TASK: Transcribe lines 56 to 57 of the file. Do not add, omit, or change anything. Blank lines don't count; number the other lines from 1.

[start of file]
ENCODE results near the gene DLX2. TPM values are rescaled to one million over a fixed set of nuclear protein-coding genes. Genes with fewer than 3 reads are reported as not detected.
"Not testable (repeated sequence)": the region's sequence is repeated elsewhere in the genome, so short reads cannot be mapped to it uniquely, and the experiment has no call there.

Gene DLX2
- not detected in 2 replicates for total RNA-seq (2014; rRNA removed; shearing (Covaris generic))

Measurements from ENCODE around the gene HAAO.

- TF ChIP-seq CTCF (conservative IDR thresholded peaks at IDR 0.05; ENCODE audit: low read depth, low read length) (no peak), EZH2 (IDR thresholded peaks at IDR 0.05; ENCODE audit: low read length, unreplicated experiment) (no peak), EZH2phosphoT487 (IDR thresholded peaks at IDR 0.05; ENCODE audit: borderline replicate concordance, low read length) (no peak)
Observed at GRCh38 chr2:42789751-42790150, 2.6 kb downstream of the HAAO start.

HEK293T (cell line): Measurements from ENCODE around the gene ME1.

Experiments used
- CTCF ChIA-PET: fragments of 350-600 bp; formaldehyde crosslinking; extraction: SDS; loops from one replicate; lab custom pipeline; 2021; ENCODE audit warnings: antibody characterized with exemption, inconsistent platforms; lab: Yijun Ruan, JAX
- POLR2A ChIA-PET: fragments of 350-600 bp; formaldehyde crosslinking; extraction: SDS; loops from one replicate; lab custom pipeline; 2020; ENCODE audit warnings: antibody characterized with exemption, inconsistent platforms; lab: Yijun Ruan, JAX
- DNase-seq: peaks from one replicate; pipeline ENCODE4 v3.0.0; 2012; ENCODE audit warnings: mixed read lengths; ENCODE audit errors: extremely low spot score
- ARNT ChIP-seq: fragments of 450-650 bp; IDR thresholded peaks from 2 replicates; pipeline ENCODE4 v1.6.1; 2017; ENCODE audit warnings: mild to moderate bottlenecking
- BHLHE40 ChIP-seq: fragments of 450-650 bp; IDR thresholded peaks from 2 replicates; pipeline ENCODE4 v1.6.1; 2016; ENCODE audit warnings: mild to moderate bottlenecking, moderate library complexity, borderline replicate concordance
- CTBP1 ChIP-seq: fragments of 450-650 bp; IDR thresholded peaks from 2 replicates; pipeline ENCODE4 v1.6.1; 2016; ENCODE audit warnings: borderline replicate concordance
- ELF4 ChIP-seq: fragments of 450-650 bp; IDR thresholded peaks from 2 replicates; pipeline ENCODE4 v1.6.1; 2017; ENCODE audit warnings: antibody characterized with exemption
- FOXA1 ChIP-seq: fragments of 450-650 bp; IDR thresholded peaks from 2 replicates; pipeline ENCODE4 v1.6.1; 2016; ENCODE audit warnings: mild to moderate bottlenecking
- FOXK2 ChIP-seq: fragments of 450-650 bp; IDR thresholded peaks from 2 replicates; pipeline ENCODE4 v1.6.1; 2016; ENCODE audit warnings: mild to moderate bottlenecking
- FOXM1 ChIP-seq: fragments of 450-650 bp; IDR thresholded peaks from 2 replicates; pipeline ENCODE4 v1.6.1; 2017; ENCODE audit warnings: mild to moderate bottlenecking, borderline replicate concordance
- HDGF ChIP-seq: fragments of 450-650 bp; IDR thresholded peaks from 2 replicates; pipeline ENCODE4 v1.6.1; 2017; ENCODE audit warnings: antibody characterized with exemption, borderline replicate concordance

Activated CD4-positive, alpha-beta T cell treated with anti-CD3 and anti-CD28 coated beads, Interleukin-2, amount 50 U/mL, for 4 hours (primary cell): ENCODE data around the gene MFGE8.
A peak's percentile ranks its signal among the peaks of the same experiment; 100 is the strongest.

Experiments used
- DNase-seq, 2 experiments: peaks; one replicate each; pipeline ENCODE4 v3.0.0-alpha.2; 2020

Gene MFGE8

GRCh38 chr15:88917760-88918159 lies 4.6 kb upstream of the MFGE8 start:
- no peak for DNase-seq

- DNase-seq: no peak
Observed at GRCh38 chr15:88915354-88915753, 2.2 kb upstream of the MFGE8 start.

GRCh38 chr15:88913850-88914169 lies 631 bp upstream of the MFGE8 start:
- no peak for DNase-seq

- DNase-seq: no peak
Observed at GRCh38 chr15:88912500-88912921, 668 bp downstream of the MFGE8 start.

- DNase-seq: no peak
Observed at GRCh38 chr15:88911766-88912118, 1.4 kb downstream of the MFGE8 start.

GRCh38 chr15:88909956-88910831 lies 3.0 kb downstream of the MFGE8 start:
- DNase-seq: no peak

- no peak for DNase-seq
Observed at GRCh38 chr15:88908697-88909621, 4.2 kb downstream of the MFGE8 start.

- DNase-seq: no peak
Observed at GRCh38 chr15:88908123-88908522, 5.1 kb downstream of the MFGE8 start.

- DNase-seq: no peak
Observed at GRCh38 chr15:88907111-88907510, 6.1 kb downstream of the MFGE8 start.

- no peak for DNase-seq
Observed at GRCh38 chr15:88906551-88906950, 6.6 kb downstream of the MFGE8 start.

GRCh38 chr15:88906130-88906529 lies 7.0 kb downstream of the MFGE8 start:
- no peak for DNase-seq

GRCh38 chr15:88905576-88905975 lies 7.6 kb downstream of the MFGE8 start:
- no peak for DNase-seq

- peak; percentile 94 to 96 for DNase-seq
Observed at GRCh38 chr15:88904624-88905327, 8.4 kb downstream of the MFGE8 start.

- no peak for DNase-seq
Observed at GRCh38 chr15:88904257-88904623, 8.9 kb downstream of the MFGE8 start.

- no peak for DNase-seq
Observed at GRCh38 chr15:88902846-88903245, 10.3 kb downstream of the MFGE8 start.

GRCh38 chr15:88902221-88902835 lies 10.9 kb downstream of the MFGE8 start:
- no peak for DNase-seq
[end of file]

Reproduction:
GRCh38 chr15:88902221-88902835 lies 10.9 kb downstream of the MFGE8 start:
- no peak for DNase-seq